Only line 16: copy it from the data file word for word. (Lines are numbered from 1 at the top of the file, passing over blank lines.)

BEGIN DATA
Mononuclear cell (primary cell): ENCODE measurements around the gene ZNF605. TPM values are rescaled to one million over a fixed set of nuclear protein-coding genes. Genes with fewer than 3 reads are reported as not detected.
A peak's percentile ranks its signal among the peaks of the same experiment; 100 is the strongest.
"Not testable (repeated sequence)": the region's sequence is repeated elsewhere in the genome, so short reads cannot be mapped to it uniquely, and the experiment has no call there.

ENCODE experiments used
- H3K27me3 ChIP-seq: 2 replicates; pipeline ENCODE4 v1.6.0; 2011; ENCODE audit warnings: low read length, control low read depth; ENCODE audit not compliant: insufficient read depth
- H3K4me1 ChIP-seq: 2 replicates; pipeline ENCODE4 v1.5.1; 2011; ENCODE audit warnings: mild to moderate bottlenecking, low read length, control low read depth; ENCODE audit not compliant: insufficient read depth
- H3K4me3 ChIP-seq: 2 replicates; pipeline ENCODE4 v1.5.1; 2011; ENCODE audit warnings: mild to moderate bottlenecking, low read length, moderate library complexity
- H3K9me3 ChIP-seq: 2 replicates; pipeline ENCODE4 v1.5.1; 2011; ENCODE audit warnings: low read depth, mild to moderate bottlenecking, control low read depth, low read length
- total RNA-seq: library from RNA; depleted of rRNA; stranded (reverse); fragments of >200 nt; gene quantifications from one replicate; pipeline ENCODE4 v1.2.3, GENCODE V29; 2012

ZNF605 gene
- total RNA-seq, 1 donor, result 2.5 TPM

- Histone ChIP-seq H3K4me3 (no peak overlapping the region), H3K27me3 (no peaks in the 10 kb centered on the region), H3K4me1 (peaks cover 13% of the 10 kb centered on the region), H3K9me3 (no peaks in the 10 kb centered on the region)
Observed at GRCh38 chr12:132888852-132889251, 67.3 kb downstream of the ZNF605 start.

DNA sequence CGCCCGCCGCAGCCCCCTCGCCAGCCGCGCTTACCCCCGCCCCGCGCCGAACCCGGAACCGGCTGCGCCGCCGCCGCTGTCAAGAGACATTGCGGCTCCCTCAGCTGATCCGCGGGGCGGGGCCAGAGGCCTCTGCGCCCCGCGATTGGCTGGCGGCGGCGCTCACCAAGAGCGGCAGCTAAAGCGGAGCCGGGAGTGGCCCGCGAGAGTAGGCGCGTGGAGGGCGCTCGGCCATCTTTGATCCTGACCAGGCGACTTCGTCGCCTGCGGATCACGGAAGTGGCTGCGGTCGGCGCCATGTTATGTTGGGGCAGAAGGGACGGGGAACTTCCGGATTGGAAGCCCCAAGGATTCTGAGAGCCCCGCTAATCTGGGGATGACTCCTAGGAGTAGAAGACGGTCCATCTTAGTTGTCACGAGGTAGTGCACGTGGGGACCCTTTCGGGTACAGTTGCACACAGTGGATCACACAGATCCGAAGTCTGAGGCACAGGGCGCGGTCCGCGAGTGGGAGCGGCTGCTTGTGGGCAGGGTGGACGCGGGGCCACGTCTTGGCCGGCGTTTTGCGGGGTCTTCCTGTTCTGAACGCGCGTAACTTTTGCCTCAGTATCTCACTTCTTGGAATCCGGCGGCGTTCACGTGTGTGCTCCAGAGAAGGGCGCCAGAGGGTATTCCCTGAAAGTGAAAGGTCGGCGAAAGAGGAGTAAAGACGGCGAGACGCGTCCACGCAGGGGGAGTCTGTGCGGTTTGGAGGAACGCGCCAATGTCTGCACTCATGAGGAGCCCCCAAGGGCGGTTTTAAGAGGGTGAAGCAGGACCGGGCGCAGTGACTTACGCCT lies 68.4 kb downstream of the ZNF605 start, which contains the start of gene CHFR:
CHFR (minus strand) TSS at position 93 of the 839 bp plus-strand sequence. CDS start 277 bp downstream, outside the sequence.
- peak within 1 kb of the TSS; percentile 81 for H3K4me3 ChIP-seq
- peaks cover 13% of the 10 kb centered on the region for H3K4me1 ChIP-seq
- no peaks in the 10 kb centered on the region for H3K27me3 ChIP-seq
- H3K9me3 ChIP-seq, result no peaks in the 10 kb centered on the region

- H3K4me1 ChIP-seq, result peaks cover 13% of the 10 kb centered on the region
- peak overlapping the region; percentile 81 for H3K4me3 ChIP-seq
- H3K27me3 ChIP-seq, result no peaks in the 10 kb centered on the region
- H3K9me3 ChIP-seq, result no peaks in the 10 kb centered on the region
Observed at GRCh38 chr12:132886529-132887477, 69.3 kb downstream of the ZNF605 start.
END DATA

- peak within 1 kb of the TSS; percentile 81 for H3K4me3 ChIP-seq